The benefits of native trees and shrubs extend beyond those provided to wildlife and into ecosystem services that improve human-built environments. Trees and shrubs decrease erosion, create shade, filter air, offset heating and cooling needs if properly placed,open_in_new, and save municipal money by mitigating flood-causing stormwater runoff.open_in_new These qualities benefit human lives in urban areas where properly planted and maintained trees and shrubs are encouraged.

Here’s a list of native tree species that grow well in different regions of the United States:

Common Name Botanical Name Relative
Mature Size
Birch, yellow Betula alleghaniensis Large
Birch, sweet B. lenta Medium
Hawthorn, dotted Crataegus punctata Small
Hawthorn, Washington C. phaenopyrum Small
Maple, mountain Acer spicatum Small
Maple, red A. rubrum Large
Maple, striped A. pensylvanicum Small
Maple, sugar A. saccharum Large
Oak, black Quercus velutina Large
Oak, northern red Q. rubra Large
Oak, white Q. alba Large
Pine, eastern white* Pinus strobus Large
Pine, pitch* P. rigida Medium
Pine, red* P. resinosa Large
Sumac, smooth Rhus glabra Very small
Sumac, staghorn R. typhina Small
Birch, river Betula nigra Large
Birch, roundleaf B. uber Medium
Hawthorn, green Crataegus viridis Small
Hawthorn, mayhaw C. aestivalis Small
Hawthorn, parsley C. marshallii Small
Maple, chalk Acer leucoderme Small
Maple, Florida A. barbatum Large
Oak, live (subevergreen) Quercus virginiana Large
Oak, scarlet Q. coccinea Large
Oak, swamp chestnut Q. michauxii Large
Oak, willow Q. phellos Large
Pine, longleaf* Pinus palustri Large
Pine, table mountain* P. pungens Medium
Pine, Virginia* P. virginiana Medium
Sumac, winged Rhus copallina Small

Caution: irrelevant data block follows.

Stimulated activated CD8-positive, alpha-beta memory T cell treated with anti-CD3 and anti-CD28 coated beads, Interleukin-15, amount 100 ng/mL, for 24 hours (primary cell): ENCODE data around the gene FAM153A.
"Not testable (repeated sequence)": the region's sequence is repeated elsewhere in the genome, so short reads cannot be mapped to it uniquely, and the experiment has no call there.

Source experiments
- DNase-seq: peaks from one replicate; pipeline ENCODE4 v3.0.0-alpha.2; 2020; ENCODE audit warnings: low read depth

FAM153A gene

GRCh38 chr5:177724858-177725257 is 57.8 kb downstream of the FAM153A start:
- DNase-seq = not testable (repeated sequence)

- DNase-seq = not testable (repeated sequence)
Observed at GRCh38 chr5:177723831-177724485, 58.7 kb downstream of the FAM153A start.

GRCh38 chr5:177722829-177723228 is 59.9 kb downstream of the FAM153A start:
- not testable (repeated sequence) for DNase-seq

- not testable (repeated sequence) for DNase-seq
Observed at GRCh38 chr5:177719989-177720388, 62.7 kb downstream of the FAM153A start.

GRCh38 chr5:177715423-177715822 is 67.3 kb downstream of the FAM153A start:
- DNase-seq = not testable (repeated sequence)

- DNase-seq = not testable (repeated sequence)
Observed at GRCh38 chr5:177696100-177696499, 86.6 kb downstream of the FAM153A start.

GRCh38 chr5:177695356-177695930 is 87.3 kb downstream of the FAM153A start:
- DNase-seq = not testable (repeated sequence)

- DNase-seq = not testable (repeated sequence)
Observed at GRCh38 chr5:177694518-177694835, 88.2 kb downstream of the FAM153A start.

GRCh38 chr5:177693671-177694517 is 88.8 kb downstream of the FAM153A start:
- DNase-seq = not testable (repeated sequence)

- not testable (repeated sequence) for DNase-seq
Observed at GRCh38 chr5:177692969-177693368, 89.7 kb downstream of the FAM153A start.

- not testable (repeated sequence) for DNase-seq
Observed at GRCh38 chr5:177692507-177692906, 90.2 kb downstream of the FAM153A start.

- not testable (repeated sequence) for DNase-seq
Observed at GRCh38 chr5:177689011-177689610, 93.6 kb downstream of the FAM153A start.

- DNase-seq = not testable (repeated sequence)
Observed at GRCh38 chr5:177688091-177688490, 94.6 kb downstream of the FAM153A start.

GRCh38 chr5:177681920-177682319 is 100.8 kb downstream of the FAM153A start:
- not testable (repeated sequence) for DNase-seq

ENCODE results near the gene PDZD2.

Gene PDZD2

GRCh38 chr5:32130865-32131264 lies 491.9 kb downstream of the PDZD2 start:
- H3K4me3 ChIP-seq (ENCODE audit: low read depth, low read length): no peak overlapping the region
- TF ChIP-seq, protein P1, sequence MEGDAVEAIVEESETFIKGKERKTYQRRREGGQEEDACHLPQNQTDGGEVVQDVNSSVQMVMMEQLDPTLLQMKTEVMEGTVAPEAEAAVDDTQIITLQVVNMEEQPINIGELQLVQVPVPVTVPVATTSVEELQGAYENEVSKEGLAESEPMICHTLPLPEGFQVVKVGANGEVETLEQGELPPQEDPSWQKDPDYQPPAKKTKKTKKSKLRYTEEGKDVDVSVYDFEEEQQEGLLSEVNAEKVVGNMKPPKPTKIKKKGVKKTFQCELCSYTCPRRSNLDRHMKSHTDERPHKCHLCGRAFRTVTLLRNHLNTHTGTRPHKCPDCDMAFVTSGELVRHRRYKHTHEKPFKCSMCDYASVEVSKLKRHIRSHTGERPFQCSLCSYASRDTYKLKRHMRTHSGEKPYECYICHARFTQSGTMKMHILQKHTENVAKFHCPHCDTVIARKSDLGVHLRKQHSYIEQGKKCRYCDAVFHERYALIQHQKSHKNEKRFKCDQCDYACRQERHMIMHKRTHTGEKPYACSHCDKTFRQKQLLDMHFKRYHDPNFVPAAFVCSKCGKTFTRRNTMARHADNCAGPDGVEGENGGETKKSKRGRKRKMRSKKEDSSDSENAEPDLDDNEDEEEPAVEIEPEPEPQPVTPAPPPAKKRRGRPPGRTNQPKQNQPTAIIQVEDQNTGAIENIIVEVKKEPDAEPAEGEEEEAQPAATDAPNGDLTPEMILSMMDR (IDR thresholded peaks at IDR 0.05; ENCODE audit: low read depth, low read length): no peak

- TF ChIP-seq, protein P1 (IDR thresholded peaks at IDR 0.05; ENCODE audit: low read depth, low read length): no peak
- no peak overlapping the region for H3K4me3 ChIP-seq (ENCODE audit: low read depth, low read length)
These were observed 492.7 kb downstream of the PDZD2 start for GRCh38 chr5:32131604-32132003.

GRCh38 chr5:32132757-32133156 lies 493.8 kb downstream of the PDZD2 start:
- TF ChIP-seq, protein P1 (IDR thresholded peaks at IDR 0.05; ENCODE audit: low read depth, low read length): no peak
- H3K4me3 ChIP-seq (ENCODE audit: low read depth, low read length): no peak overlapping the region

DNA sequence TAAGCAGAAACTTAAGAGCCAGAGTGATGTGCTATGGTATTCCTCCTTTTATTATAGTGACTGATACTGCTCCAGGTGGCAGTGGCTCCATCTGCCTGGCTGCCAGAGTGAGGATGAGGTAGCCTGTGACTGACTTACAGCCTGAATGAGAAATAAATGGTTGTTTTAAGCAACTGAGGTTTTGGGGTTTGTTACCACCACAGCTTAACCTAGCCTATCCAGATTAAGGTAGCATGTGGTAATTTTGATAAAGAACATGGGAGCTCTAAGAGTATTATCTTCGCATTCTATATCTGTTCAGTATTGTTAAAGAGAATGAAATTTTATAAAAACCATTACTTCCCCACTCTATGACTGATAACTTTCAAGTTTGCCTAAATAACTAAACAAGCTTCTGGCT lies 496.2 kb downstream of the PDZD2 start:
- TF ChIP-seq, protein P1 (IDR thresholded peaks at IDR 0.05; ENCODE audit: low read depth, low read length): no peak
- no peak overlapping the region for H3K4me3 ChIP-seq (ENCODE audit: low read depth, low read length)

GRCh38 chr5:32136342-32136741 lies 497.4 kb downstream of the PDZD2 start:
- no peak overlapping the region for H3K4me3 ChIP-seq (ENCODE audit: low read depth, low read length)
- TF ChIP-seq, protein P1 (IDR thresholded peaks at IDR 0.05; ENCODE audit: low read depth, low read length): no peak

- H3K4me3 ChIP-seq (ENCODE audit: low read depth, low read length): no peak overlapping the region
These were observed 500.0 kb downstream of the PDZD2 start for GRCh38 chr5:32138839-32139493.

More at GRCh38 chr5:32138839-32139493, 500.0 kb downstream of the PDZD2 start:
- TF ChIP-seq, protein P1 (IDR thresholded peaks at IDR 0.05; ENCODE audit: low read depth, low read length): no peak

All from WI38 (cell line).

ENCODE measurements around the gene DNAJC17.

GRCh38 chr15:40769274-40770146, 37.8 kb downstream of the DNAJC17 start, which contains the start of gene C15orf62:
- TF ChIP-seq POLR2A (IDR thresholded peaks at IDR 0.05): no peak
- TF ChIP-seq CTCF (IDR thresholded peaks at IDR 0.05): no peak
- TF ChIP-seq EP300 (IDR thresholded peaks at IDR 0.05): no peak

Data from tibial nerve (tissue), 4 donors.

Sumac, smooth Rhus glabra Very small
Birch, gray Betula populifolia Medium
Birch, river B. nigra Large
Hawthorn, cockspur Crataegus crus-galli Small
Hawthorn, frosted C. pruinosa Small
Maple, black Acer nigrum Large
Maple, red A. rubrum Large
Oak, bur Quercus macrocarpa Large
Oak, chinkapin Q. muehlenbergii Large
Oak, northern pin Q. ellipsoidalis Large
Oak, swamp white Q. bicolor Large
Pine, red* Pinus resinosa Large
Pine, shortleaf* P. echinata Large
Pine, white* P. strobus Large
Sumac, smooth Rhus glabra Very small
Sumac, staghorn R. typhina Small
Sumac, winged R. copallina Small
Birch, water Betula fontinalis (syn. B. occidentalis) Small
Hawthorn, Cerro Crataegus erythropoda Small
Hawthorn, river C. rivularis Small
Oak, Buckley’s Quercus buckleyi Small
Oak, Emory Q. emoryi Large
Oak, Rocky Mountain Q. gambelii Medium
Oak, silverleaf Q. hypoleucoides Medium
Pine, Apache* Pinus engelmannii Large
Pine, limber* P. flexilis Large
Pine, piñon* P. edulis Small
Pine, ponderosa* P. ponderosa var. scopulorum Large
Maple, ash-leaved (box elder) Acer negundo Medium
Maple, canyon A. grandidentatum Medium
Maple, Rocky Mountain A. glabrum Small
Sumac, evergreen Rhus virens Very small
Sumac, prairie R. lanceolata Very small
Birch, western paper Betula papyrifera var. commutata Medium
Hawthorn, black Crataegus douglasii Small
Maple, bigleaf Acer macrophyllum Large
Maple, sierra A. glabrum var. douglasii Small
Maple, vine A. circinatum Small
Oak, blue Quercus douglasii Large
Oak, California black Quercus kelloggii Large
Oak, canyon* Quercus chrysolepis Large
Oak, coast live* Quercus agrifolia Large
Oak, garry Quercus garryana Large
Oak, valley Quercus lobata Large
Pine, gray* Pinus sabiniana Medium
Pine, Jeffrey* P. jeffreyi Large
Pine, shore*  P. contorta Small
Pine, western white* P. monticola Large
Sumac, smooth Rhus glabra Very small